4. Usually we should use spread operators, but not when mapping over iterables (4.5). This avoids creating an unneeded extra array.
  5. Please format arrays of objects nicely with new lines for each brace (4.7).
  6. Avoid creating unneeded references when you can use object destructuring (5.1).
  7. Don’t break strings into multiple lines (6.2)? I’m not sure I agree with this one…yes, it makes the code less searchable, but I think it’s harder to work with a one-line giant string.
  8. Use well-named function expressions (7.1). Bob Martin would be proud.
  9. Instead of pulling values from the arguments parameter, use rest syntax (7.5 and 7.6)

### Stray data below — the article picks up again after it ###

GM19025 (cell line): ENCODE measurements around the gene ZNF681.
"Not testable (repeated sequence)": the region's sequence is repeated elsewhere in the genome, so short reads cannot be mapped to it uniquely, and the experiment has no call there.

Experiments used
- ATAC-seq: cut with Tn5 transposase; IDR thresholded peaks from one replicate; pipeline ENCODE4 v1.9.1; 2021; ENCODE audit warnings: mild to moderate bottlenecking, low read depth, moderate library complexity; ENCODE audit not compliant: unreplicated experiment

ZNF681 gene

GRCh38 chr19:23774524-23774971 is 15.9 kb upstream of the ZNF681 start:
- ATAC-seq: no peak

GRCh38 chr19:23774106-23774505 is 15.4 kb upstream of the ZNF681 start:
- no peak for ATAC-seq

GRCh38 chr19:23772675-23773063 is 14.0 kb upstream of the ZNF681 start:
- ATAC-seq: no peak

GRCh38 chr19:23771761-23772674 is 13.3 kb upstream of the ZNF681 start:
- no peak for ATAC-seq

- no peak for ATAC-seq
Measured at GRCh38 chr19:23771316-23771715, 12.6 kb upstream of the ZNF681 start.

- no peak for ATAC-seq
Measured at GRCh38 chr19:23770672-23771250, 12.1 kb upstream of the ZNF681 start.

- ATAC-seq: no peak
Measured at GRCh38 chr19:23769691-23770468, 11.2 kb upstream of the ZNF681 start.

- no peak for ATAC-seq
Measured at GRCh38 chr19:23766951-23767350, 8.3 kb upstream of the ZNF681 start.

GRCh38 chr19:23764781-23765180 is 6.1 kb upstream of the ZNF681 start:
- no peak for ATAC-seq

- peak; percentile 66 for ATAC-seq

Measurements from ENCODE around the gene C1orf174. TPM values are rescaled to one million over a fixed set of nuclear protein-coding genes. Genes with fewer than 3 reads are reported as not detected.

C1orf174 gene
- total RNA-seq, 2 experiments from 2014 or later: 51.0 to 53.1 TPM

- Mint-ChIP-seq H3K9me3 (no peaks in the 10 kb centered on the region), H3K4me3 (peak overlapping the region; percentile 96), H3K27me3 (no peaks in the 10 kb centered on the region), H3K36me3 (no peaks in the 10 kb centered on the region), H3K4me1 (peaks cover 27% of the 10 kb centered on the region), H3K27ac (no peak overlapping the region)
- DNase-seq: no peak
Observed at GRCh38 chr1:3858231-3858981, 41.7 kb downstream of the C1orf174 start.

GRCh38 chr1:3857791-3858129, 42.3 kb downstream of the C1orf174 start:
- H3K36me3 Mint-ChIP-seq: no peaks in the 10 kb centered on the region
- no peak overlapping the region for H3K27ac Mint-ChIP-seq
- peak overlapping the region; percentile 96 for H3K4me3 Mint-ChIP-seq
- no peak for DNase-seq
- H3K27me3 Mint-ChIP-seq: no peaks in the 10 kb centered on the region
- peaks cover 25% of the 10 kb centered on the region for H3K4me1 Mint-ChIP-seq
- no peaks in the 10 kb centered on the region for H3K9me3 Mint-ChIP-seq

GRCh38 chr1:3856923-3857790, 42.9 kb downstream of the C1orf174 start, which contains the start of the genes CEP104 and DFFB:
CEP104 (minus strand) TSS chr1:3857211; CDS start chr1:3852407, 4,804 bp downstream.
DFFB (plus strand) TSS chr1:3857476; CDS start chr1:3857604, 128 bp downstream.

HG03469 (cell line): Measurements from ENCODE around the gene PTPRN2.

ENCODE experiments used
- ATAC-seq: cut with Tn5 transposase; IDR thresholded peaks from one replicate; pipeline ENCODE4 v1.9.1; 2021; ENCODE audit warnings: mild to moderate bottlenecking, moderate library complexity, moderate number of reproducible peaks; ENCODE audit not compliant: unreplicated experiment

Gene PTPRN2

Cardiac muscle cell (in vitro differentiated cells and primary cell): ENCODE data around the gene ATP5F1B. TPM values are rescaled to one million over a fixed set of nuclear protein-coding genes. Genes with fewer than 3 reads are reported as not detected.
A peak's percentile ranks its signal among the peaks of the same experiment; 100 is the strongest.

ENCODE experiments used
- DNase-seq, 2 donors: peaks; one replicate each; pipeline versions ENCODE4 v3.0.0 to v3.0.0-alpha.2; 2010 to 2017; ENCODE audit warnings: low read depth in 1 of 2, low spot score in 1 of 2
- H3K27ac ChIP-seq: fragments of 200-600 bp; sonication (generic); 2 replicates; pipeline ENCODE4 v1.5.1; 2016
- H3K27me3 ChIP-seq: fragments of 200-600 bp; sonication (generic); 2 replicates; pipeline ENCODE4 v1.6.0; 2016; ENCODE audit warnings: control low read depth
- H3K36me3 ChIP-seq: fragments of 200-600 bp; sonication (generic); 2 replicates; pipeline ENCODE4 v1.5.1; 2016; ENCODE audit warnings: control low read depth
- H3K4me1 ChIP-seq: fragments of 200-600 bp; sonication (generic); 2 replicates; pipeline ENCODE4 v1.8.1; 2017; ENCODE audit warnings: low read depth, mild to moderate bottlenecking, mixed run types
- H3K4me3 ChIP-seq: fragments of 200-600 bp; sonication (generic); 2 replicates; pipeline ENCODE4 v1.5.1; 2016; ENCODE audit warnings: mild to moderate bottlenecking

10. Always put default params last (7.9). A function is far more readable this way.
  11. Don’t mutate parameters passed into a function (7.12). This can have unintended results.
  12. Use higher-order functions instead of old-school loops (11.1).
  13. Don’t use bracket notation to access properties (12.1).
  14. Don’t declare multiple variables using const and commas (13.2). This is an important one: declaring one const or let for each variable lets you step through each line with the debugger.
  15. This one is interesting: don’t use ++ (13.6). It can cause bugs due to automatic semicolon insertion. Who knew?
  16. Use triple equals, not double equals (15.1). This is obvious…to most people. But then one day you find yourself transferred to a project with 30,000 lines of code using ==.